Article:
He praised the “Preston Model”, where co-operative forms of ownership had helped generate investment and improve the urban area. “When redevelopment plans for the city centre collapsed its local authority didn’t chase inward investment from large multinationals but instead set up the Preston Co-operative Network together with a credit union and a not-for-profit energy firm Fairer Power which has saved users millions of Pounds in energy costs.

“They now aim to establish a Lancashire-wide community bank to provide loans to small businesses. This is one way ordinary workers can be empowered by wider participation in ownership.”

He added: “With the move toward co-operative forms of ownership we can be optimistic that such policies will transform our towns and cities, provide sustainable skilled work and more vibrant local communities.”

Paul Feldman introducing the working groups

Paul Feldman, editor of Time’s Up for Neoliberalism and author of books on the state, said what he had heard at the meeting strengthened the case for a democratic revolution in the UK. The absence of democracy in South Tyneside was self-evident given the action of the local council in closing schools, cutting down trees and implementing austerity.

All over the world, existing political systems were in crisis. In the UK, we are in the midst of a  breakdown of the Parliamentary system itself, Paul said.

“Why is this happening? There’s been a merger, but not one you’ll read in the media. In the last 40 years of corporate-driven globalisation, the state and the political process has essentially come together.

“Control over the economy is beyond the reach of elected governments. Capital and finance moves at will across borders. Currencies are subjected to massive speculation. Everyday the currency market trades are worth 5 or 6 trillion dollars.”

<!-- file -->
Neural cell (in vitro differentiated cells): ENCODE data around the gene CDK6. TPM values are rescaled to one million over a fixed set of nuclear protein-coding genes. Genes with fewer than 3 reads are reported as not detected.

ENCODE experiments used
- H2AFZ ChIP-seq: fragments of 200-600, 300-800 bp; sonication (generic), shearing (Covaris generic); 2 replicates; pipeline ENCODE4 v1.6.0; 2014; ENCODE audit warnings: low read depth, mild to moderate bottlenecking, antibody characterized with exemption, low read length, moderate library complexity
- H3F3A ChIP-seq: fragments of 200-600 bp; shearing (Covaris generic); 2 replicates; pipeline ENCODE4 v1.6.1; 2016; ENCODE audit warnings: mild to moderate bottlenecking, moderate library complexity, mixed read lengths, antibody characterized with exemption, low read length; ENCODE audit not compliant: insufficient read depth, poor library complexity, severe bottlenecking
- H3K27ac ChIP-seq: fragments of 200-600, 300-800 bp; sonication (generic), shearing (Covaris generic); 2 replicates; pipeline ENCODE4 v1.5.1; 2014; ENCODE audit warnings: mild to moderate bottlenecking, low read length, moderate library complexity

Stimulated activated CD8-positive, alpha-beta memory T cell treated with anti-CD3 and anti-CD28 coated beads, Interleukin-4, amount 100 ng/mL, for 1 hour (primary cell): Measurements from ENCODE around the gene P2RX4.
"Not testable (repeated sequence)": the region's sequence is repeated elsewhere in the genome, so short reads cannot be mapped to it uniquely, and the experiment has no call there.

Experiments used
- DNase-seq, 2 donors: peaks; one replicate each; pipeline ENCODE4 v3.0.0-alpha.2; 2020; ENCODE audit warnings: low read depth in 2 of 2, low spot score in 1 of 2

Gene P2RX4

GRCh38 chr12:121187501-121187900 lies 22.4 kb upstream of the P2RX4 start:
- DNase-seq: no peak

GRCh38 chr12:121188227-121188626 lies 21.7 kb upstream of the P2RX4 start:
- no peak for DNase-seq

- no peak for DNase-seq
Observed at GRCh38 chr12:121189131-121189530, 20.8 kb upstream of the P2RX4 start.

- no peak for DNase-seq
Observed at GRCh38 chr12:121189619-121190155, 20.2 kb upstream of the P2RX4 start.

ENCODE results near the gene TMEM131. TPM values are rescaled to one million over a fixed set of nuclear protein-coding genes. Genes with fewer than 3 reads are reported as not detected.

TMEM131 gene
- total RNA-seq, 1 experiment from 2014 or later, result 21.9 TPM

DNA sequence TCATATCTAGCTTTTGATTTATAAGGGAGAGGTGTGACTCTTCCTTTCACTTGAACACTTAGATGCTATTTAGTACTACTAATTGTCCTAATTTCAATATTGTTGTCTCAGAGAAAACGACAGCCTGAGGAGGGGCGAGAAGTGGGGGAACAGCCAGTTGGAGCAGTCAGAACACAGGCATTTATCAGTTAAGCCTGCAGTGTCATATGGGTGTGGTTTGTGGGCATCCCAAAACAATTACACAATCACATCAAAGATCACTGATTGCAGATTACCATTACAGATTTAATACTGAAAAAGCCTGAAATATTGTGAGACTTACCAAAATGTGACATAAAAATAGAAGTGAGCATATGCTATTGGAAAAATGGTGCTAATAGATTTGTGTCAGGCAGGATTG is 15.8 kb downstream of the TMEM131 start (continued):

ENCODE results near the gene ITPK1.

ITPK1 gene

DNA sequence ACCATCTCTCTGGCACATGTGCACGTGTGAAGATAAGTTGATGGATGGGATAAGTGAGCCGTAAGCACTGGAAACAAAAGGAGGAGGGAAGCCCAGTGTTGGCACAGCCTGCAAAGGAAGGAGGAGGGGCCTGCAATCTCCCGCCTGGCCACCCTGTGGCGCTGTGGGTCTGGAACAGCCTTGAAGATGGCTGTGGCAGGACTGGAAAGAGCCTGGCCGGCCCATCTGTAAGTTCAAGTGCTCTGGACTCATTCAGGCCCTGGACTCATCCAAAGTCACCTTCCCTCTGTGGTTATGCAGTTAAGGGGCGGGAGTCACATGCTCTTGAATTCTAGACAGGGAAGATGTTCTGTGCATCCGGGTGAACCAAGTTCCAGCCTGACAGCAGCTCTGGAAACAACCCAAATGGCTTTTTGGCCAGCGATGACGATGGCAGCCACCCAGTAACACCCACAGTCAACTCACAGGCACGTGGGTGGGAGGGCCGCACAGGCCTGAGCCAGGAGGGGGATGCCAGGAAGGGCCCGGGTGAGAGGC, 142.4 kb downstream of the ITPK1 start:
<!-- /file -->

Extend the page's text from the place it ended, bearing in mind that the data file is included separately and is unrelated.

The vote for Brexit was, for many of the 17.4 million who voted to leave the EU, a way to strike back. Naturally, this has reinforced the crisis as Parliament can’t deliver a Brexit that would reverse the impact of neoliberalism. So it shouldn’t be a surprise that the UK’s political system is also falling apart at the seams.

He referred to a recent report by Hope Not Hate which charted the growing anti-politics mood of the nation. It showed a massive 55% of people think that our political system is broken while  75% think that politicians “put the interests of big business before people like them”.

Paul added:  “There is representation – but it is representation without power. For example, in the UK, people are against fracking and nuclear power. But these policy decisions are made by government, endorsed by Parliament and rammed down people’s throats. Our voices and votes are disregarded and the majority are effectively disenfranchised.”

A transition to real democracy would have to go beyond representative democracy and create a system where people themselves have direct power in their workplaces, communities, towns and cities. What this will look like and work has to be decided by the people themselves, meeting in conventions around the UK to work out a new constitution, a new system of politics. Labour’s manifesto promised to organise such a convention.

He concluded by reading a quote from Democracy against Neoliberalism by academics Alison Ayers and Alfredo Saad-Filho:

“Neoliberalism cannot be challenged effectively through the political institutions and modalities of dissent which neoliberalism itself has put into place. In this sense, struggles against neoliberalism can be supported by mobilizations around democracy. In turn, success depends on the extent to which these democratic movements become anti-capitalist. The expansion of democracy operates, then, as a synthesis of many determinations in the mobilisation against neoliberalism”

Parliamentary democracy was not the last word on the subject. Extending and expanding democracy to give expression to what the term actually means – the power and rule of the people themselves – was the way forward. Placing the necessity for a new democratic system on the agenda in every campaign and activity would raise consciousness about the way forward.

The event concluded with proposals to take the work forward. These include staging public meetings about neoliberalism and democracy; urging young people to vote; joining campaigns to halt the destruction of trees and save high street shops, stage a meeting at Sunderland University, publish the results of the day in a pamphlet, launch a local Assembly to give a voice to people and empower the local community, support Jamie Driscoll as North of Tyne mayoral candidate and the local MP, Emma Lewell-Buck and use the format of the event in other parts of the North East.